Projections to be published next month estimate that, if trends continue, the number of Catholic worshippers at Sunday Mass will fall to 679,000 by 2020.

By that time, statisticians predict, the number of Muslims praying in mosques on Fridays will have increased to 683,000.

The Christian Research figures also suggest that, over the same period, the number of Muslims at mosques will overtake Church of England members at Sunday services.


The projections show that, if the Churches do not reverse their historical decline, there will be more active Muslims than Christians in Sunday services across Britain before the middle of the century.

Any functional Christian alliance designed to contain Islam would have to be anchored in the most advanced and powerful countries of the West. But, as the above news story illustrates, it’s a lost cause to urge the citizens of Western Europe to mobilize against the Islamic juggernaut on the basis of their Christian faith.

The United States is somewhat better off, thanks to the Baptists and the Pentecostalists. Christianity is still vigorous here, and will be for many years to come. But a global Christian alliance could not sustain itself solely through the muscular power of the USA.

Europe is necessary to the cause.

Based on the (admittedly anecdotal) evidence of Gates of Vienna commenters and email correspondents, about half of the impetus for the Counterjihad comes from atheists and agnostics. Throw in the Jews, the Sikhs, the Buddhists, and the Hindus, and Christians are in the minority among those who would roll back the Islamization of our societies.

That’s why I repeatedly advocate for a broad coalition. Christians may be the single largest component of the resistance, but this is not a Christian movement. It’s a movement of all people who oppose the backwardness and brutality of Islam as it is currently expressed in our world. It’s an alliance of people interested in maintaining and advancing what we all call “civilization”.

That’s what we have to work with. Two or three generations from now, when militant Islam has been extinguished, all the other faiths — Christianity, Judaism, Hinduism, Buddhism, Sikhism, Orthodox Atheism, and even devout secular Hedonism — will flourish.

I won’t be around to see the day, but some of you who read this will be. Stick around and keep your eyes on the prize.

Hat tip for the Telegraph article: TB.


Snake Oil Baron said...

While I am a secularist, I would recommend against any form of "containment" which added extra barriers to the evangelical work that Christians are doing in Islamic nations and immigrant communities. While traditional Christian denominations are stagnating in Europe, evangelical satellite broadcasts in Middle East/North African languages and house church work is helping to subvert Islamic ideology. This brings the populations closer to the point where the number of hidden apostates becomes high enough to begin eroding the ability of Islam to maintain fear.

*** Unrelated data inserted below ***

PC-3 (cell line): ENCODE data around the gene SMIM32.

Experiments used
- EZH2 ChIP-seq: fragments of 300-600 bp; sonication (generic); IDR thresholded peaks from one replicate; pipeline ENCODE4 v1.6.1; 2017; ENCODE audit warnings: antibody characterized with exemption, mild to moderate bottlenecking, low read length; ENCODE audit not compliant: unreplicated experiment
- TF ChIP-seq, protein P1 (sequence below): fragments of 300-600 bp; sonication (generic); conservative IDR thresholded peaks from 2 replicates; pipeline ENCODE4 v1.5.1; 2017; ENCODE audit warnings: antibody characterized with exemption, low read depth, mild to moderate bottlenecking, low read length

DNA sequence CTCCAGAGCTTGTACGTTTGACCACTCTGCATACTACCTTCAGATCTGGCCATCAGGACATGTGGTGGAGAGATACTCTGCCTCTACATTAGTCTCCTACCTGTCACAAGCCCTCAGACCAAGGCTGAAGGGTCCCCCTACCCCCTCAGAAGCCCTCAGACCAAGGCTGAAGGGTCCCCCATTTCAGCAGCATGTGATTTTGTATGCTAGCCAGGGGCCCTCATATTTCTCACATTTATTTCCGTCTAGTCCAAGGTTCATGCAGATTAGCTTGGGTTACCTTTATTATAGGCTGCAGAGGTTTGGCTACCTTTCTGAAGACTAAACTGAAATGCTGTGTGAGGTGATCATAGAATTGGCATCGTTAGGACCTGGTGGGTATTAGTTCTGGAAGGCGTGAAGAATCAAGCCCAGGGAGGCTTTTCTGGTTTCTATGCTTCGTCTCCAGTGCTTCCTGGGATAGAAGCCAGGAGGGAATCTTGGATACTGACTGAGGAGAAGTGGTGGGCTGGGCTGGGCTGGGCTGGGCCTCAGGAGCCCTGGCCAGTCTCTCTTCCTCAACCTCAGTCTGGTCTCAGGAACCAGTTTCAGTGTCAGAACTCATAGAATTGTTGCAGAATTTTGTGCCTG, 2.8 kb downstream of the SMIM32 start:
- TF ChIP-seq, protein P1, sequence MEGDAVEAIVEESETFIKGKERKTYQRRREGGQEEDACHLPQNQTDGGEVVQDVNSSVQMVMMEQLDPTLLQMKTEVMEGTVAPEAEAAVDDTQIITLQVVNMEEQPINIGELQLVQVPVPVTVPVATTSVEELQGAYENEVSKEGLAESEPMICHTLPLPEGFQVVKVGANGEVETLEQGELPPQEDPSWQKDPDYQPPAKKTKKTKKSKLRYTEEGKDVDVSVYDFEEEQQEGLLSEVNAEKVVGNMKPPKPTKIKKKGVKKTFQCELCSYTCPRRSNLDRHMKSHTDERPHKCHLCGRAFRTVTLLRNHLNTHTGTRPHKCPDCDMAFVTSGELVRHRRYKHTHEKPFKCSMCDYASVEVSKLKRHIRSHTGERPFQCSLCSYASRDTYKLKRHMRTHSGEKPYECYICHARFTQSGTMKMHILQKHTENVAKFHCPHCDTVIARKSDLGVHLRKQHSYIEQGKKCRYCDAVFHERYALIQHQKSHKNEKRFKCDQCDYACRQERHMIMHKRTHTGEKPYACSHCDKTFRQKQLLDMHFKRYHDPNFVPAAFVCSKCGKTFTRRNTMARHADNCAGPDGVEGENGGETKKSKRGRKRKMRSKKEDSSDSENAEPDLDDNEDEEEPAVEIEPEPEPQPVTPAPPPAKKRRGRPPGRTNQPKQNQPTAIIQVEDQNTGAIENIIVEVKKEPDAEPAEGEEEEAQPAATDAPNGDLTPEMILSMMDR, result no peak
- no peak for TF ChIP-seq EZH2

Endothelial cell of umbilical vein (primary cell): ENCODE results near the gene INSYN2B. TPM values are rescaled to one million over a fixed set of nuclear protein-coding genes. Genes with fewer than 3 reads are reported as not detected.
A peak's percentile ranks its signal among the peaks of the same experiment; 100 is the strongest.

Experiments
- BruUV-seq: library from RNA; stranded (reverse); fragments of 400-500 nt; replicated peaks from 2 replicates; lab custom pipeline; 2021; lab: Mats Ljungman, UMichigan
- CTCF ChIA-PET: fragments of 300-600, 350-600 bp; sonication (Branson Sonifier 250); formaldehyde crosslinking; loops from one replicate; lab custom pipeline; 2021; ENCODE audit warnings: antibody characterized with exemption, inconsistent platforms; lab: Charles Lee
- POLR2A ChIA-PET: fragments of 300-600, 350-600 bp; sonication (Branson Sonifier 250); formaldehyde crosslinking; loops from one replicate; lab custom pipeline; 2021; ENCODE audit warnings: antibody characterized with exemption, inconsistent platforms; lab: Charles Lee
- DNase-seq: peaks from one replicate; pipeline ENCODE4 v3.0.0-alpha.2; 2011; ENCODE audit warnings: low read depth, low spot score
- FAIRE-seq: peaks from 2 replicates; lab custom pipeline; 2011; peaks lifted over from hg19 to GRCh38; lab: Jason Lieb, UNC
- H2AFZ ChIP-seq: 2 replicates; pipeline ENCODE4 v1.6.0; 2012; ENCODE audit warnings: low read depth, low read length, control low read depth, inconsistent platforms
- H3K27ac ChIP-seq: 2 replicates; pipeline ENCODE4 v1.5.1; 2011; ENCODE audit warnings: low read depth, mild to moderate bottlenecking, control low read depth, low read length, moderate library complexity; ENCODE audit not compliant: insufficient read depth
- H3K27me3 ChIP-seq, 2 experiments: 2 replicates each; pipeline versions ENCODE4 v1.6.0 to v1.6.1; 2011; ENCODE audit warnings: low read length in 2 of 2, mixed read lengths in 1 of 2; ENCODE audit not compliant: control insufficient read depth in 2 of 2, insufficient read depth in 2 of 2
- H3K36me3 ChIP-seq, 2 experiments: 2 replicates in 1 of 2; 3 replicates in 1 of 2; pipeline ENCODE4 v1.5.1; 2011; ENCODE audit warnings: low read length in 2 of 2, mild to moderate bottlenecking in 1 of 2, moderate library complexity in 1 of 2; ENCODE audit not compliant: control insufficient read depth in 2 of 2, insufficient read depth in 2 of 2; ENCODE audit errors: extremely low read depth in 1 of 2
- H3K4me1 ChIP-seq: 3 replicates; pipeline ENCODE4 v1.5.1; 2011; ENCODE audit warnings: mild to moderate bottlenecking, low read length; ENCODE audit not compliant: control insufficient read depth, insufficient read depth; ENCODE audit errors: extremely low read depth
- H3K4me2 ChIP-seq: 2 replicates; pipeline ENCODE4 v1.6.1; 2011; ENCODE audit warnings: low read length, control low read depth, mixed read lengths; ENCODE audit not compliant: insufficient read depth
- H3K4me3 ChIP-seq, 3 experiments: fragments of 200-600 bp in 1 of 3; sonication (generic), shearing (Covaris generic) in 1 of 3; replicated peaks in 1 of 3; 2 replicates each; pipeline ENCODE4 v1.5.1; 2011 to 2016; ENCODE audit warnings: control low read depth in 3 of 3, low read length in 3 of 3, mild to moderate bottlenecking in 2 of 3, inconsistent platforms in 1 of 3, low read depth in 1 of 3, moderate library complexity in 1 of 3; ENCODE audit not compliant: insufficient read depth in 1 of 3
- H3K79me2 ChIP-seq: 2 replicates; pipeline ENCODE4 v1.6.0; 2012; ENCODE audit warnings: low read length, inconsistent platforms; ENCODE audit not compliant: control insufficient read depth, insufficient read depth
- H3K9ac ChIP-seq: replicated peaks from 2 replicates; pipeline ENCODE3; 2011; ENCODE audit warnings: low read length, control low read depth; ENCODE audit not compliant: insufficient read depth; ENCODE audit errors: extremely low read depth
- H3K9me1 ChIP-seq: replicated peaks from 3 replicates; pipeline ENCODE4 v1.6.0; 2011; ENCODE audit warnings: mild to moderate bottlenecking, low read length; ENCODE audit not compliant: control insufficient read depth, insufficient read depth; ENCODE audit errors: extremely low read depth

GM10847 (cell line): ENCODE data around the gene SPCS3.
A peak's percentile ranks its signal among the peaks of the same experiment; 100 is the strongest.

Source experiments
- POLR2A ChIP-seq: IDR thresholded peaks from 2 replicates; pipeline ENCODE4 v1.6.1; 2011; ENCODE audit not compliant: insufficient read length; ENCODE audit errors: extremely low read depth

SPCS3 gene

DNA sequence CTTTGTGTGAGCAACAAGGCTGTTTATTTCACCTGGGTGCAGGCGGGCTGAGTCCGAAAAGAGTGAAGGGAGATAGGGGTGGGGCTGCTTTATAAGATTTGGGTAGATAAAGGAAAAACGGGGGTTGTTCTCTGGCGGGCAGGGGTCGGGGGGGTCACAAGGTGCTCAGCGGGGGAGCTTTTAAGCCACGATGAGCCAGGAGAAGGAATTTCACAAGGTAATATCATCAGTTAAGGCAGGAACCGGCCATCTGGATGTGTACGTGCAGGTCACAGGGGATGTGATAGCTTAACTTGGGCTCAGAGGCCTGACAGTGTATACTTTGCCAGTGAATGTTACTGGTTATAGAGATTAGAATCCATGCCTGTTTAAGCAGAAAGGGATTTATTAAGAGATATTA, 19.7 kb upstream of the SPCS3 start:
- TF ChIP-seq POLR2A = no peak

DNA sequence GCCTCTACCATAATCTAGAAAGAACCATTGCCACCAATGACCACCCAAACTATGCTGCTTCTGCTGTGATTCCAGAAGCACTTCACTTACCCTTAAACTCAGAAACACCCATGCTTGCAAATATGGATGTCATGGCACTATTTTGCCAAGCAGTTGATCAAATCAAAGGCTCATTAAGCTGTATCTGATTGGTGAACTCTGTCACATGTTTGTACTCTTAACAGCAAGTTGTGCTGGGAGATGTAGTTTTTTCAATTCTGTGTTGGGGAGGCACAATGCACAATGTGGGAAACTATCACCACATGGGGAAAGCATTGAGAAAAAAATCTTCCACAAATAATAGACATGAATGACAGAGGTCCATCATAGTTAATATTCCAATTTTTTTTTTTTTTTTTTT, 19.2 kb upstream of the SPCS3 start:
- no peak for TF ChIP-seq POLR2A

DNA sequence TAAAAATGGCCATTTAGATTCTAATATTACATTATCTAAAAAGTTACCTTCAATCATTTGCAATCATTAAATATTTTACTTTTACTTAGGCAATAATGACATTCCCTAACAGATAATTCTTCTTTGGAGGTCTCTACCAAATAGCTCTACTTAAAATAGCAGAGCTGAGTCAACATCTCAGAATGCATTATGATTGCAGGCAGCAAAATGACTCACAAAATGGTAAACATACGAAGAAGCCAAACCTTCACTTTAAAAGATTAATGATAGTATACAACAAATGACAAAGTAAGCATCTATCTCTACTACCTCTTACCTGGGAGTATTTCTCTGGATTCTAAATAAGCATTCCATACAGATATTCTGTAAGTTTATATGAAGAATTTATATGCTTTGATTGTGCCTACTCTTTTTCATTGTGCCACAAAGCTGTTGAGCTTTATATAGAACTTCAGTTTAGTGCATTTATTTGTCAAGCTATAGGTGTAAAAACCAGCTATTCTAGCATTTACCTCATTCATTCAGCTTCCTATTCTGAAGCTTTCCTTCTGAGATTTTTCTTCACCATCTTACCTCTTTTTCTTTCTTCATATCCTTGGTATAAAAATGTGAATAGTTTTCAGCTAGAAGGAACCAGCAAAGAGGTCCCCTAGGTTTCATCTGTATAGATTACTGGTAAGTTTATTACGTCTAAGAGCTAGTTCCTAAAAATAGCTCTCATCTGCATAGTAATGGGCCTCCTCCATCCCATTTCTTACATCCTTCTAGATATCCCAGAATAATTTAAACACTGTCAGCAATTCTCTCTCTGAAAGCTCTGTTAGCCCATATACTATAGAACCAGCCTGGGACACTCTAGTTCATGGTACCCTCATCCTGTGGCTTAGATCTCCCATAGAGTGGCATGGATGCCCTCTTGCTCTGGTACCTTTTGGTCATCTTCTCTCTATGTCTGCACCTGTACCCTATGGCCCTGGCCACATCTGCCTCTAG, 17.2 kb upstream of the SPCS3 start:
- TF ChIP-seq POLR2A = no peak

Unknown said...

Unfortunately, outside of Africa and Latin America, there are very few Christian countries. Since 1948, the US has been (by Supreme Court fiat - ultra vires) officially secularist. Canada is extremely hostile to Christianity, as is 'old Europe.'

Before we can have Christendom revivix, we need a massive awakening in the formerly Christian lands, and in those that do call themselves Christians. This would include no longer feeling that we mustn't call ourselves Christian, or that Christendom is somehow a bad idea (a notion that is popular among some evangelicals).

Secularism and commercialism have greatly eroded our cultural inheritance, and that is something we individually can do something about. We need to 'walk the walk' not only in personal morals, but in cultural expression, showing in the free marketplace of ideas, that Christianity is true, and desirable.

Jeff B's Blog said...

for dummies like me.....simply put: what did it say?


Baron Bodissey said...


I'm sorry -- it's not clear what you mean. What did *what* say?

dienw said...

One of the main reasons Christianity is declining -- judged by church attendance -- is that what is being preached and taught in churches is either a weak gruel or outright heresy and apostasy. The first things the faithful must due are to re-capture the churches and to re-establish sound, biblical doctrine.

Since Lord of the Rings is being given as a metaphor, remember That the king had to be set free from Sauron's agent before the battle could be mounted. We Christians therefore must set our churches free -- reconquer them if necessary -- from false teachers and their doctrines.

Barak Obama is a metaphor for every person who sits is a pew on Sunday and listens to an apostate or heretical preacher. It is written that the sheep know their master's voice. Those of us who know His voice are not going to be attending false churches.

dienw said...

...sits in....

Bad fingers!

Are these word verifications secret messages? Do we need to wear tinfoil finger hats?

SEOULDIER13 said...